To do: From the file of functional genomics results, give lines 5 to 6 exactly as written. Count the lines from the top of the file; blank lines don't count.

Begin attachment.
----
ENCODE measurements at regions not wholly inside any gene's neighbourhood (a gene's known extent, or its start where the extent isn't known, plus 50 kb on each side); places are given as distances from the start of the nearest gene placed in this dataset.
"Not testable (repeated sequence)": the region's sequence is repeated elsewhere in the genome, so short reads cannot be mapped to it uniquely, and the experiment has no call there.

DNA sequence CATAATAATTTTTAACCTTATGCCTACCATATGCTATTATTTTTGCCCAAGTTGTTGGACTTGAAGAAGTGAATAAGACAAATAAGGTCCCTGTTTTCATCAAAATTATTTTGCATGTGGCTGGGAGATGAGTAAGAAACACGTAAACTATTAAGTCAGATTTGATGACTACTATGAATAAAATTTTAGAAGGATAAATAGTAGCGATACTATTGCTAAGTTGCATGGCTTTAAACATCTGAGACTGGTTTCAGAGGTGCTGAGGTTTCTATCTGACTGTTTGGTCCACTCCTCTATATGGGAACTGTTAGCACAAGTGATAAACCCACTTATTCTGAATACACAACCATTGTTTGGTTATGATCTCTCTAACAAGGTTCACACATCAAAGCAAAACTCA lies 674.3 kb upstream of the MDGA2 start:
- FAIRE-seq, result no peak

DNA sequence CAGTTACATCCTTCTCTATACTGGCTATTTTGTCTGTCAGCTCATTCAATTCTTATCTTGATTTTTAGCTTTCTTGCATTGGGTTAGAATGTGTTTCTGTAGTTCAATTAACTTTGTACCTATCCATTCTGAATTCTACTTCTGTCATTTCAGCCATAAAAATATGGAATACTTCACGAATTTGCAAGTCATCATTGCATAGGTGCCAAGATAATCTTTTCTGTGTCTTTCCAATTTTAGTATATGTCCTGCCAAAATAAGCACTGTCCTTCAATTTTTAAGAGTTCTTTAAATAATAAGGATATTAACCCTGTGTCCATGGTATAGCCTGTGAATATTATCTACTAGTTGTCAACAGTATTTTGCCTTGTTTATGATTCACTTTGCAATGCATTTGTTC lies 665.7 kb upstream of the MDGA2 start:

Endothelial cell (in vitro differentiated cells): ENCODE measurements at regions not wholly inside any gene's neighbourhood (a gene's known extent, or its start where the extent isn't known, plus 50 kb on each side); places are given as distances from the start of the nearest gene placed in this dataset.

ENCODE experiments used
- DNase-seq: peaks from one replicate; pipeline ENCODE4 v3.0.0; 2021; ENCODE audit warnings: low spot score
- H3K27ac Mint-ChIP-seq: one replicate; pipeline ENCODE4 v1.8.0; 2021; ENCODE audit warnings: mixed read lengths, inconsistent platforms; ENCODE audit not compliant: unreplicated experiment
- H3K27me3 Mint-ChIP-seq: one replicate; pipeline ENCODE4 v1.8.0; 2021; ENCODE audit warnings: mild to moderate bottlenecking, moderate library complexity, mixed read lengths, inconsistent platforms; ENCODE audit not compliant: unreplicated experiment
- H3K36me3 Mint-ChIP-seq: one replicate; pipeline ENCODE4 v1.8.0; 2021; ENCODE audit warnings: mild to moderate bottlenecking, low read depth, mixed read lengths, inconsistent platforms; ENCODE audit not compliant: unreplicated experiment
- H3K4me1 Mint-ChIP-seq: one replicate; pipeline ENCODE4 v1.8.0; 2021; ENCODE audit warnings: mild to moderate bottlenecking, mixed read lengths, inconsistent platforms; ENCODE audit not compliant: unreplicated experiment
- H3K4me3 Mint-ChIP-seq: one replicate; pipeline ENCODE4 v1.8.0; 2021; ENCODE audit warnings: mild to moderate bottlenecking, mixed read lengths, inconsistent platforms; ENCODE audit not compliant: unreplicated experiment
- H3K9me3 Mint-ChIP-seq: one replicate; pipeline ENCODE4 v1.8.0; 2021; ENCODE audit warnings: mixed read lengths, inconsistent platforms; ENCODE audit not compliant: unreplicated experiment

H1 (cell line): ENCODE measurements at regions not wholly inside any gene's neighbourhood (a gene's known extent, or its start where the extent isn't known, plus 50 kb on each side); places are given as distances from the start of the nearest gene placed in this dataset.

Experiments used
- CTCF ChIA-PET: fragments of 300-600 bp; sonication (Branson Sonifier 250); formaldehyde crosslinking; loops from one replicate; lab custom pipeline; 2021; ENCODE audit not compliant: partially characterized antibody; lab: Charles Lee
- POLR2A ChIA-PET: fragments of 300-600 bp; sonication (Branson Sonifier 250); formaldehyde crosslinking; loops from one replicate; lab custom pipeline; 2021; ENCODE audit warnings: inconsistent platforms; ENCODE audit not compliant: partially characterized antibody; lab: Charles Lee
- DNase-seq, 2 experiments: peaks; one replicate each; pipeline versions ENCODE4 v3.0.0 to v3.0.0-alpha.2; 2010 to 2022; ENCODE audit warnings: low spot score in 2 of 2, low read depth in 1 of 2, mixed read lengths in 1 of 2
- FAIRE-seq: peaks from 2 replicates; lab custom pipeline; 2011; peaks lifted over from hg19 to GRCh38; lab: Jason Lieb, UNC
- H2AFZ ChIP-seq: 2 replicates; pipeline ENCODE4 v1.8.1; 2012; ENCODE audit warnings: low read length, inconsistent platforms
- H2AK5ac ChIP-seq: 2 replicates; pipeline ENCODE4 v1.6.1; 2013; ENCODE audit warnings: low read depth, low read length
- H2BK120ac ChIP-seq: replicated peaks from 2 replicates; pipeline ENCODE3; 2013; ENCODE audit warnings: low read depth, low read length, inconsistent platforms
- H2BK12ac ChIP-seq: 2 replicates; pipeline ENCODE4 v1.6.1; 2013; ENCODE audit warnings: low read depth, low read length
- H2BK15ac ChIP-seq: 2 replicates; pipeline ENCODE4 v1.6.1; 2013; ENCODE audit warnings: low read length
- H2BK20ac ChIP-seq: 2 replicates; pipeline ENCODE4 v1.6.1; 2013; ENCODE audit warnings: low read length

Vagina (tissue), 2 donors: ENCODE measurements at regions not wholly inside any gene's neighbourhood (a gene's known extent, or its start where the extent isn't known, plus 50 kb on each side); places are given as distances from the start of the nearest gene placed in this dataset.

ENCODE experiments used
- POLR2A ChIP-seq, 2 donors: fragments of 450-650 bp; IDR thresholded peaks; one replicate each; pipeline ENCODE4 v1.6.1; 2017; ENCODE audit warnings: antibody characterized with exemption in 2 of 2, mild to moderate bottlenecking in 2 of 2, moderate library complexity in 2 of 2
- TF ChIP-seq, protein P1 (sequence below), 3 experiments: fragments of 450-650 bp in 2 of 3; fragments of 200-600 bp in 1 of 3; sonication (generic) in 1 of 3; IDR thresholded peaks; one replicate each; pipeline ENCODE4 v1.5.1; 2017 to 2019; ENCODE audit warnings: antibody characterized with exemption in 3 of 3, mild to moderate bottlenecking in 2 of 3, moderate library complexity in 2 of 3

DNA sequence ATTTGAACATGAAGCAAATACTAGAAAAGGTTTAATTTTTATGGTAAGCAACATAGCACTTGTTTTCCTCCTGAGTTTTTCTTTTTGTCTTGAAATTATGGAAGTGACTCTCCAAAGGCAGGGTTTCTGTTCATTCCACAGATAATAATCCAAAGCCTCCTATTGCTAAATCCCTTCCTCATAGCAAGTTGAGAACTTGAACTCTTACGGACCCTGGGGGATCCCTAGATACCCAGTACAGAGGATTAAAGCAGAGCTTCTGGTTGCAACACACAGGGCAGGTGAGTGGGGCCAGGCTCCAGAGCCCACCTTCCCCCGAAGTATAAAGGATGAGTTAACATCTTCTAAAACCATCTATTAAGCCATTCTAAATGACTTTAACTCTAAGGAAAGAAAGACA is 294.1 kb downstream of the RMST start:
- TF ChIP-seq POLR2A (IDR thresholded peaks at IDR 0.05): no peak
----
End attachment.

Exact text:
DNA sequence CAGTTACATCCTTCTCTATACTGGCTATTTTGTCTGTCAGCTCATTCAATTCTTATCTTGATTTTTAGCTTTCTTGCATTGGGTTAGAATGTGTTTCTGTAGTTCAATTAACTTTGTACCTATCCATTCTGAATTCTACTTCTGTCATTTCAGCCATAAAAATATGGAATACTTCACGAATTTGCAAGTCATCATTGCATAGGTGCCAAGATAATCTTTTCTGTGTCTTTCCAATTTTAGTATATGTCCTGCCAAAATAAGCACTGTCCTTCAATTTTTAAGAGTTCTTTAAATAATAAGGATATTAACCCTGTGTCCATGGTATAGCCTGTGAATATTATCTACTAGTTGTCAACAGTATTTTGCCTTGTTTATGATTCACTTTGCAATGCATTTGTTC lies 665.7 kb upstream of the MDGA2 start:

Endothelial cell (in vitro differentiated cells): ENCODE measurements at regions not wholly inside any gene's neighbourhood (a gene's known extent, or its start where the extent isn't known, plus 50 kb on each side); places are given as distances from the start of the nearest gene placed in this dataset.